2. Bring a large pot of water to a boil and then add the baking soda.  Have a slotted spoon or some utensil ready to help turn and remove the bagels from the water.  I used an extra wide slotted spatula.
    Bring a pot of water to a boil and then add baking soda.
  3. Prepare 2 pieces of parchment paper (that fit the baking sheets) by lightly oiling and sprinkling with some cornmeal.
    Oiled parchment paper sprinkled with corn meal.
  4. Remove the bagels from the fridge and place 3 or 4 of them (or as many as will fit comfortably in the pot) in the boiling water.  The bagels should rise to the surface of the water within 10 seconds.  Boil for 1 minute and then turn them over and boil the second side for 1 minute.  For very chewy bagels you can boil them for 2 minutes on each side.  Place the boiled bagels on the same parchment paper that they rose on.  After they rest a minute transfer them to the freshly prepared paper that is oiled and sprinkled with cornmeal.  If you wish to reuse the same parchment paper, dry off the paper a bit and sprinkle with some cornmeal.
    Boiling the bagels, bottom side first.
    I don't think it matters which side you boil first.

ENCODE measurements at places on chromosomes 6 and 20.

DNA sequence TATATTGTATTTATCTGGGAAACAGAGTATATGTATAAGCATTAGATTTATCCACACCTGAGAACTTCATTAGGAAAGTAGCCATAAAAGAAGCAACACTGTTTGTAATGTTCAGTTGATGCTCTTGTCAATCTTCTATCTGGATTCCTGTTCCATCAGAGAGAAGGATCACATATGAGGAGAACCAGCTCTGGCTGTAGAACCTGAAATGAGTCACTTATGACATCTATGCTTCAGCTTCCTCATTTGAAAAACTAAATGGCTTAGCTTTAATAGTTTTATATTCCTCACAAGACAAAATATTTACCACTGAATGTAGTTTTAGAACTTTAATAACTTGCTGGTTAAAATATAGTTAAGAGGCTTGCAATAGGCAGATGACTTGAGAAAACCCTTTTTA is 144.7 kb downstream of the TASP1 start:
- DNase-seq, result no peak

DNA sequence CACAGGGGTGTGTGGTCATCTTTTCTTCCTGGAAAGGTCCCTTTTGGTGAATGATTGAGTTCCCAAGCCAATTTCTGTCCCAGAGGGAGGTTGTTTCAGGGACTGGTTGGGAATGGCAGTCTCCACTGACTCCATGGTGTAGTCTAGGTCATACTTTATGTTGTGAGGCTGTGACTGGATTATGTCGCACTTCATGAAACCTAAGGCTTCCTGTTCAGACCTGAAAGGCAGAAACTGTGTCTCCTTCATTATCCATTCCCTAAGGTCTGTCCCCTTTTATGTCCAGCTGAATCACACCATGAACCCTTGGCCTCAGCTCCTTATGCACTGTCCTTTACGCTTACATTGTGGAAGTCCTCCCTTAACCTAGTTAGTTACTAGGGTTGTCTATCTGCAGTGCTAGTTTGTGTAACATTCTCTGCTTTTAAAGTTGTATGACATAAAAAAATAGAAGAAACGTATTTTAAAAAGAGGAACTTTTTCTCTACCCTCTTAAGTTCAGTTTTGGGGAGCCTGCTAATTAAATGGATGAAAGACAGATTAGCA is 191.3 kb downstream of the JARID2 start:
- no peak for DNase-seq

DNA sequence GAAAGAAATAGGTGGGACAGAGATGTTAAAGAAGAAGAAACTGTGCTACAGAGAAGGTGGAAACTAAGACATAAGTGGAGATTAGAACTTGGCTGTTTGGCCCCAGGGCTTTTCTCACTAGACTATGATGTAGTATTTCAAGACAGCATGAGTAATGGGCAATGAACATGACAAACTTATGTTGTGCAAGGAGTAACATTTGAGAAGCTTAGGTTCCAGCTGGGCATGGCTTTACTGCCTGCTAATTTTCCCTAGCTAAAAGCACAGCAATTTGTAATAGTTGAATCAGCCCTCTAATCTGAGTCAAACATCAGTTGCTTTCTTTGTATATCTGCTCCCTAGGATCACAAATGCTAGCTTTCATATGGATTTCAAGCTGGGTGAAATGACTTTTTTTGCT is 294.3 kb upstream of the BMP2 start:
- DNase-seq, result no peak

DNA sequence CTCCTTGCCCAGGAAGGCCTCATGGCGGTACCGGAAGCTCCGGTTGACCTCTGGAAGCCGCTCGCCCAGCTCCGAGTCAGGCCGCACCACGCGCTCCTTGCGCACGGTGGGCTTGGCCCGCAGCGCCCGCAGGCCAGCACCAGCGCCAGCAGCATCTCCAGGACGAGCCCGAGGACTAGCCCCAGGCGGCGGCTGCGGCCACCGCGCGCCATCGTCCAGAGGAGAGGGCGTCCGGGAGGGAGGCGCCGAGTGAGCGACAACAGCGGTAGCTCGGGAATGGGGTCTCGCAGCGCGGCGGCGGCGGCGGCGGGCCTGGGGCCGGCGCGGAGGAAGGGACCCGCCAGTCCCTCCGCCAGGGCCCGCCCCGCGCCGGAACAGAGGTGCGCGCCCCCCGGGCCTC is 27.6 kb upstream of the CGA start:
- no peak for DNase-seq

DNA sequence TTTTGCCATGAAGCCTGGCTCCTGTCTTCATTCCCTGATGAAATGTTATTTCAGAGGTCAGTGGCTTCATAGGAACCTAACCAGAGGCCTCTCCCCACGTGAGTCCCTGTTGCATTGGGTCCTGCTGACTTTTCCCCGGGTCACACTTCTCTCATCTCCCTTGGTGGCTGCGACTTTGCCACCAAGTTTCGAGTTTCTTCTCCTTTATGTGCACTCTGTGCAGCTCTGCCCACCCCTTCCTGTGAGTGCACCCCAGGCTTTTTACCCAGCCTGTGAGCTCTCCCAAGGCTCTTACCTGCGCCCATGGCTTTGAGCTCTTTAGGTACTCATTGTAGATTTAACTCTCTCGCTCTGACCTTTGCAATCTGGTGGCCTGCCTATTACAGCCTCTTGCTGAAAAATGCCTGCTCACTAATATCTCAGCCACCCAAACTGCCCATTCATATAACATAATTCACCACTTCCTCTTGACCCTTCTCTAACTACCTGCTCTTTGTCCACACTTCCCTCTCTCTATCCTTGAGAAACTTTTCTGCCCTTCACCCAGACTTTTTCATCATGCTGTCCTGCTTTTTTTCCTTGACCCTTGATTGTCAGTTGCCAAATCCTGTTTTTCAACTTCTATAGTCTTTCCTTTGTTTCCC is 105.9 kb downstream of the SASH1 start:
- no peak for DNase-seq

Boiling the second side, bottoms up.
  5. When all the bagels are boiled and placed on the baking sheets you can brush them with egg white and sprinkle with some sesame or poppy seeds.  Place the baking pans of bagels on the 2 middle racks in the preheated oven.
    Boiled bagels ready to be brushed with egg whites.
  6. Bake for 5 minutes, 7 minutes for the whole grain ones, then switch shelves and also rotate the pans 180°.  If the bagels are getting too brown on the top or bottom you can cover the top with foil to prevent excess browning and place the baking pan inside another baking pan to insulate the bottom from the heat and prevent the bottoms from getting too done.
  7. Lower the oven to 450 degrees and bake another 5 minutes, or 7 minutes for the whole grain ones, the bagels should be golden brown.  You can bake them longer if you prefer.
    Multi Grain GF Bagels cooling on a rack.
  8. Cool on the pans or a rack for at least 15 minutes before eating.
  9. You can slice and freeze the bagels and use them later as you want some.  Just reheat or toast the frozen bagels for the most enjoyable eating experience.